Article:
• Find and quickly close out on the Pitt shooters .   Although not a prolific three-point shooting team, the Panthers have torn apart the Syracuse zone in several recent contests.   Orange defenders will have to locate Ramon in particular to prevent him from getting on a roll, a la Notre Dame's Kyle McAlarney.
  • Free throw shooting .   Simply put, neither team is very good from the free throw line [both teams connect on a relatively poor 67% from the charity stripe].   With the exception of Ramon and Benjamin, no other player in the Pitt rotation shoots better than 69% from the line.   Conversely, several Syracuse players connect on more than 72% from the line…a figure that is offset by the abysmal free throw shooting of Arinze Onuaku [46%], Rick Jackson [50%], and Kristof Onganeat [64%].   Given Pitt's physical style of play, the Orange ought to have plenty of opportunities to make the Panthers pay at the line—can they capitalize on those opportunities?
  • Get Arinze Onuaku the ball down low .   After suffering through a mini-slump a couple of games ago, Onuaku has been on a tear in recent games.   He will be going against similarly sized players in Blair and Biggs, and the Syracuse big man needs to deliver.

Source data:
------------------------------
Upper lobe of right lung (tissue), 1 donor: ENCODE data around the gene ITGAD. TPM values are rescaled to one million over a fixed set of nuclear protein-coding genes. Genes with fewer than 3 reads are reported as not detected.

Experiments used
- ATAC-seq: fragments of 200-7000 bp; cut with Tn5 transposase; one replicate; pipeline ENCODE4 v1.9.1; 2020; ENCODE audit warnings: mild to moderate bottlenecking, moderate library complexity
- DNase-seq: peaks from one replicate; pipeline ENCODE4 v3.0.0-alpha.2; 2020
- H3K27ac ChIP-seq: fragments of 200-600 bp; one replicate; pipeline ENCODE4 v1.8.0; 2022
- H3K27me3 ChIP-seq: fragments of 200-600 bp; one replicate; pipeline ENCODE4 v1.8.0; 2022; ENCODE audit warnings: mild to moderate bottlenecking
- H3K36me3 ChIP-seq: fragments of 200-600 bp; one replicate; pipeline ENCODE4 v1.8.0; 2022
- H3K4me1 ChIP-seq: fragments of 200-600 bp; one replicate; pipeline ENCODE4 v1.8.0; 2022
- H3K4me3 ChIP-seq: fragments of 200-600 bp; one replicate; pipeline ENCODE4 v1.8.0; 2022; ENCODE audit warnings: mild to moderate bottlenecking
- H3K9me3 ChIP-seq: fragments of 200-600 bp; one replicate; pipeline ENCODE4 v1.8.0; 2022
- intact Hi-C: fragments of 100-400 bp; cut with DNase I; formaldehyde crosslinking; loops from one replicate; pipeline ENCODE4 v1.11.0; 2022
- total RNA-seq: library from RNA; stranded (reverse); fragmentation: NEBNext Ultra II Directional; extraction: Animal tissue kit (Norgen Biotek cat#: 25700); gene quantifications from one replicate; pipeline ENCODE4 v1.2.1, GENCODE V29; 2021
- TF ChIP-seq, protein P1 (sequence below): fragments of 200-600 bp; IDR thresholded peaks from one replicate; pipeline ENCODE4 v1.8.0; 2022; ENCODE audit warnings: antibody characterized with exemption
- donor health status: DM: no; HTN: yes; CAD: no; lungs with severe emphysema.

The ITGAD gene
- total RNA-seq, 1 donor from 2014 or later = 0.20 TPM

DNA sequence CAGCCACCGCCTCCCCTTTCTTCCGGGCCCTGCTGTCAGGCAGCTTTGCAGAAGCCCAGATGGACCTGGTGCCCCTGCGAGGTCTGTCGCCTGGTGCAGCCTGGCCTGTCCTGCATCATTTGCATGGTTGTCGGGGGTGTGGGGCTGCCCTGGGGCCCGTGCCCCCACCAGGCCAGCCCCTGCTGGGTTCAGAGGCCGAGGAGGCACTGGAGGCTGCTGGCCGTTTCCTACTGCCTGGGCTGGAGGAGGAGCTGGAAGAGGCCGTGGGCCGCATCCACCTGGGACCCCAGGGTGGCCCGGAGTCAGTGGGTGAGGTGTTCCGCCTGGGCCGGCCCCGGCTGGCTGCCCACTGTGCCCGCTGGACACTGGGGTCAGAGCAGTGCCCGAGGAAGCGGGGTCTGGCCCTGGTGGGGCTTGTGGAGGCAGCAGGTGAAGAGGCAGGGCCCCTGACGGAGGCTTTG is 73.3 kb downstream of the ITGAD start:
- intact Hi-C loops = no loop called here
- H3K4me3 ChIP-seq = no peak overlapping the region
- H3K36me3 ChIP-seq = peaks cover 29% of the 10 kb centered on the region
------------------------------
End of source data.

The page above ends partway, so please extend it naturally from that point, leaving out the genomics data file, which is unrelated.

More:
• Get Donte Greene involved .   To suggest that Syracuse's talented freshman has been struggling to put the ball in the basket would be a major understatement.   Greene shot particularly poorly in the road losses to Louisville and Notre Dame.   The Orange need him to play better at home, and snap out of his shooting funk.

  • Eliminate unforced turnovers .   The Panthers defend aggressively, and play best when they can keep the score in the sixties.   The Orange have struggled to score of late, and need to take care of the ball to maximize each offensive possession and avoid playing Pitt's preferred style of play.


Syracuse is desperate for a win, and hope that playing at home will rectify the poor shooting that has plagued the Orange in their last two road games—both of which resulted in losses.   Look for a better defensive effort from the Orange, who will get a much needed victory against a quality opponent on Saturday.

Syracuse 68   Pitt 65